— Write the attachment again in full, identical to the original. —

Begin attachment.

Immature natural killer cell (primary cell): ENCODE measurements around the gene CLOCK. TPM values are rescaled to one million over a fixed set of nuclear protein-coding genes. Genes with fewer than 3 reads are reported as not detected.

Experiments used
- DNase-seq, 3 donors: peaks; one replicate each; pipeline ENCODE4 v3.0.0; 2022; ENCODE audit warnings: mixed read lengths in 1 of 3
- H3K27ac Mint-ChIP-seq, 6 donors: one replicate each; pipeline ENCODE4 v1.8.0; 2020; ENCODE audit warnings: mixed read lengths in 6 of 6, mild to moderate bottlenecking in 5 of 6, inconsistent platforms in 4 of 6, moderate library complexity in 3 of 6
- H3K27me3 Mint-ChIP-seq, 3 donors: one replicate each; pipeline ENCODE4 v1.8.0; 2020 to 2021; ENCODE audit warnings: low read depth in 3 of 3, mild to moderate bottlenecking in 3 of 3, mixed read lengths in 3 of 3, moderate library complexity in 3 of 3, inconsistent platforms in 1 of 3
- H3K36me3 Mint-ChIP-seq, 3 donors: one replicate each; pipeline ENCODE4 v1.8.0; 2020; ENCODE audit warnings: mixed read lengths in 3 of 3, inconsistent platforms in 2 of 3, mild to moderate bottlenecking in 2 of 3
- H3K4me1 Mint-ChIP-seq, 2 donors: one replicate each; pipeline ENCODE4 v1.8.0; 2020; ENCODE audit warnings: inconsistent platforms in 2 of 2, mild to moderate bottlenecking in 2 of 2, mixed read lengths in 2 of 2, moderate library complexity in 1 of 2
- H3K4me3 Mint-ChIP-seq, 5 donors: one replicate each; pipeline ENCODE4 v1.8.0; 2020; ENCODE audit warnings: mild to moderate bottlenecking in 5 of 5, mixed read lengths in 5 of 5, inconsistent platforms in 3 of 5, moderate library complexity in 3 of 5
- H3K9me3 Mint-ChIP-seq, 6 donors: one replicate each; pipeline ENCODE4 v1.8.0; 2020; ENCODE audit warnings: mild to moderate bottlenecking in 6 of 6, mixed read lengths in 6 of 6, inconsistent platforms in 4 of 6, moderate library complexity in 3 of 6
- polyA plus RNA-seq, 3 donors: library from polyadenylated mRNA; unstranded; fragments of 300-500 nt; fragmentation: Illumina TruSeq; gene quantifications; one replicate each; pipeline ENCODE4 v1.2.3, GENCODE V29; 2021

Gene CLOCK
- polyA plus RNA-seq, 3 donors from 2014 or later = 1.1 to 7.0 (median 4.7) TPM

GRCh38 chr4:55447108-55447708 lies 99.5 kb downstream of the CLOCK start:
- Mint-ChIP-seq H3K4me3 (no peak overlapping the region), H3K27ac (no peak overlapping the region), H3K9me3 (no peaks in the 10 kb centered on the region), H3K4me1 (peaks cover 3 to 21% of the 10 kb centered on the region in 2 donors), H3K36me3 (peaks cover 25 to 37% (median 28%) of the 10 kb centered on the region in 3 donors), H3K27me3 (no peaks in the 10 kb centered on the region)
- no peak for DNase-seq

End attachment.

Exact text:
Immature natural killer cell (primary cell): ENCODE measurements around the gene CLOCK. TPM values are rescaled to one million over a fixed set of nuclear protein-coding genes. Genes with fewer than 3 reads are reported as not detected.

Experiments used
- DNase-seq, 3 donors: peaks; one replicate each; pipeline ENCODE4 v3.0.0; 2022; ENCODE audit warnings: mixed read lengths in 1 of 3
- H3K27ac Mint-ChIP-seq, 6 donors: one replicate each; pipeline ENCODE4 v1.8.0; 2020; ENCODE audit warnings: mixed read lengths in 6 of 6, mild to moderate bottlenecking in 5 of 6, inconsistent platforms in 4 of 6, moderate library complexity in 3 of 6
- H3K27me3 Mint-ChIP-seq, 3 donors: one replicate each; pipeline ENCODE4 v1.8.0; 2020 to 2021; ENCODE audit warnings: low read depth in 3 of 3, mild to moderate bottlenecking in 3 of 3, mixed read lengths in 3 of 3, moderate library complexity in 3 of 3, inconsistent platforms in 1 of 3
- H3K36me3 Mint-ChIP-seq, 3 donors: one replicate each; pipeline ENCODE4 v1.8.0; 2020; ENCODE audit warnings: mixed read lengths in 3 of 3, inconsistent platforms in 2 of 3, mild to moderate bottlenecking in 2 of 3
- H3K4me1 Mint-ChIP-seq, 2 donors: one replicate each; pipeline ENCODE4 v1.8.0; 2020; ENCODE audit warnings: inconsistent platforms in 2 of 2, mild to moderate bottlenecking in 2 of 2, mixed read lengths in 2 of 2, moderate library complexity in 1 of 2
- H3K4me3 Mint-ChIP-seq, 5 donors: one replicate each; pipeline ENCODE4 v1.8.0; 2020; ENCODE audit warnings: mild to moderate bottlenecking in 5 of 5, mixed read lengths in 5 of 5, inconsistent platforms in 3 of 5, moderate library complexity in 3 of 5
- H3K9me3 Mint-ChIP-seq, 6 donors: one replicate each; pipeline ENCODE4 v1.8.0; 2020; ENCODE audit warnings: mild to moderate bottlenecking in 6 of 6, mixed read lengths in 6 of 6, inconsistent platforms in 4 of 6, moderate library complexity in 3 of 6
- polyA plus RNA-seq, 3 donors: library from polyadenylated mRNA; unstranded; fragments of 300-500 nt; fragmentation: Illumina TruSeq; gene quantifications; one replicate each; pipeline ENCODE4 v1.2.3, GENCODE V29; 2021

Gene CLOCK
- polyA plus RNA-seq, 3 donors from 2014 or later = 1.1 to 7.0 (median 4.7) TPM

GRCh38 chr4:55447108-55447708 lies 99.5 kb downstream of the CLOCK start:
- Mint-ChIP-seq H3K4me3 (no peak overlapping the region), H3K27ac (no peak overlapping the region), H3K9me3 (no peaks in the 10 kb centered on the region), H3K4me1 (peaks cover 3 to 21% of the 10 kb centered on the region in 2 donors), H3K36me3 (peaks cover 25 to 37% (median 28%) of the 10 kb centered on the region in 3 donors), H3K27me3 (no peaks in the 10 kb centered on the region)
- no peak for DNase-seq